Chapter 11 Political Arenas and Political Agents

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  • Topic: RJR Nabisco, Nabisco, F. Ross Johnson
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Chapter 11
Organizations as Political Arenas and Political Agents

Introduction: Wal-mart
Founder: Sam Walton
Started in 1945 as proprietor of 2nd best variety store in small Arkansas town
Over 2 million associates
> 90% of American households shop at Wal-mart
Wal-mart effect: multiple ways this organization influences consumers,
vendors, employees, community, environment
Example of Wal-mart's political influence: disappearing cardboard packaging for deodorants; costing $0.05
Organizations are both arenas for internal conflict, they house an ongoing interplay of players and agendas; directives from the top with pressures from below And political agent or player operating on a field crammed with competitors pursuing parochial interests, serving as powerful tools for achieving the purposes of those calling the shots; organizations operate in complex ecosystems (interdependent networks of autonomous organizations engaged in related activities and occupying popular niches

II. Organizations as arenas
Today’s winners, can be tomorrow's losers; change and stability are paradoxical--organizations constantly change and yet never changes
Barbarians at the Gate--Ross Johnson's example
He began his career in the 60's
Charming, humorous, charismatic--moved ahead
By the mid 70's he was second in command (to Henry Weigl) of Stanford Brands
Lavish spending placed him at odds with his boss
Wooed members of the board and gained more influence that Weigl
Eventually gained control over the company
His lavish spending etc., produced mediocre business results
1981--Nabisco proposed a merger of two companies--1.9 billion deal
Everyone thought Nabisco would be in charge (over Johnson)
Johnson used his "political talent" to win over the Nabisco chairman
Johnson eventually took over the company
1985--another call from RJ Reynolds company (tobacco)
Soon merger transpired; 4.9 billion
Johnson used his same barbarian political tactics and eventually took over too
B. Political Dimensions of Organizational Process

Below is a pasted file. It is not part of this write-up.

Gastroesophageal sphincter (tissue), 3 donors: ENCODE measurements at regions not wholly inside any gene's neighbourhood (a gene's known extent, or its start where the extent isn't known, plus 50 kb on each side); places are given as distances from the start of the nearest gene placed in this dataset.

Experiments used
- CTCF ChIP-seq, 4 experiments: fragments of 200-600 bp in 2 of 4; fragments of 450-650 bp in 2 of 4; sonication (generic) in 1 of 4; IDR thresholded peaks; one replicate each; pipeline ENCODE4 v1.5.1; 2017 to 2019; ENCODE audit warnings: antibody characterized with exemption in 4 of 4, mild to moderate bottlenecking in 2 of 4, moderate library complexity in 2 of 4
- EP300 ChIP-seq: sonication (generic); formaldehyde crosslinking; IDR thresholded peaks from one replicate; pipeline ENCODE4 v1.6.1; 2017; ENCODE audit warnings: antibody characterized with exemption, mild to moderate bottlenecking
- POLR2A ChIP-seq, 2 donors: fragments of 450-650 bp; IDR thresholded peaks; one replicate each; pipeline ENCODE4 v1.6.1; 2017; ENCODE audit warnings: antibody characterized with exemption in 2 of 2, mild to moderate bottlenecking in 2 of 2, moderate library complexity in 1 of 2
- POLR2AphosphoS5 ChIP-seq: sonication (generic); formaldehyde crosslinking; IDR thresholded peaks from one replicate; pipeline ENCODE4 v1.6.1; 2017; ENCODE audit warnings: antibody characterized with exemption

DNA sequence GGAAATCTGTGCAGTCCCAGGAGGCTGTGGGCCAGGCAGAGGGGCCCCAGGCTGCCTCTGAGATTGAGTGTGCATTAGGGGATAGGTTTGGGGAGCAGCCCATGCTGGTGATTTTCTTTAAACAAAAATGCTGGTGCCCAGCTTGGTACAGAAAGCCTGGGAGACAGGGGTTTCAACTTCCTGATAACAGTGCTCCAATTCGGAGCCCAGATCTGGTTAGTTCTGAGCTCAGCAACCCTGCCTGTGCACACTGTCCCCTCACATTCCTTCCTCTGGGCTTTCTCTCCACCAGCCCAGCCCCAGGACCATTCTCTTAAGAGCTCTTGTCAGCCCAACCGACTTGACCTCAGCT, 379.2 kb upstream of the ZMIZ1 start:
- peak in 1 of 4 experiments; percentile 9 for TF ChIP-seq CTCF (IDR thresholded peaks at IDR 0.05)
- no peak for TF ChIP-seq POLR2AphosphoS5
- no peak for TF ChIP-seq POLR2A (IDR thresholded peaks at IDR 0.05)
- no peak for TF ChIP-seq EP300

As arenas--organizations house contests and set parameters for players, as well as stakes and the rules of the game
Every organizational process has a political dimension
Actual question is whose preferences and interests are to be served by the organization
The assessment of organizations is dependent upon one's preferences and one's perspective
Groups have conflicting preferences, but they have a shared interest in avoiding incessant conflict; so they agree on ways to distribute power and resources--structures are the resolution, at any given time, of the contending claims for control, subject to the constraint that structures permit the organization to survive

Ex: Ross Johnson’s decision to move RJR's headquarters from Winston-Salem (had been there for over 100 yrs) to Atlanta

RJR Company was the pride and joy of the community, in terms of business
Structural logic points that organizations should be placed in a location that best serves the business
Johnson saw the small city as boring
This decision made Johnson the most hated man in Winton-Salem, but he got what he wanted

C. Sources of Political Initiative
Two major sources of political initiative:
Bottom-up: relies on mobilization of groups
Top-down: relies on authorities' capacity to influence subordinates
Bottom-up--scripts for revolutions: a period of rising expectations followed by widespread disappointment
Rise of trade unions--developed as a result of Industrial revolution--rapid urbanization and the decline of family farms
Emergence of American civil rights movement--after a massive occupational and geographical shift for black citizens
Antiwar movement of the 70's--juxtaposition of an unpopular war with a draft lottery that affected every 18 yr old male in the US
Environmental activism--knowledge...
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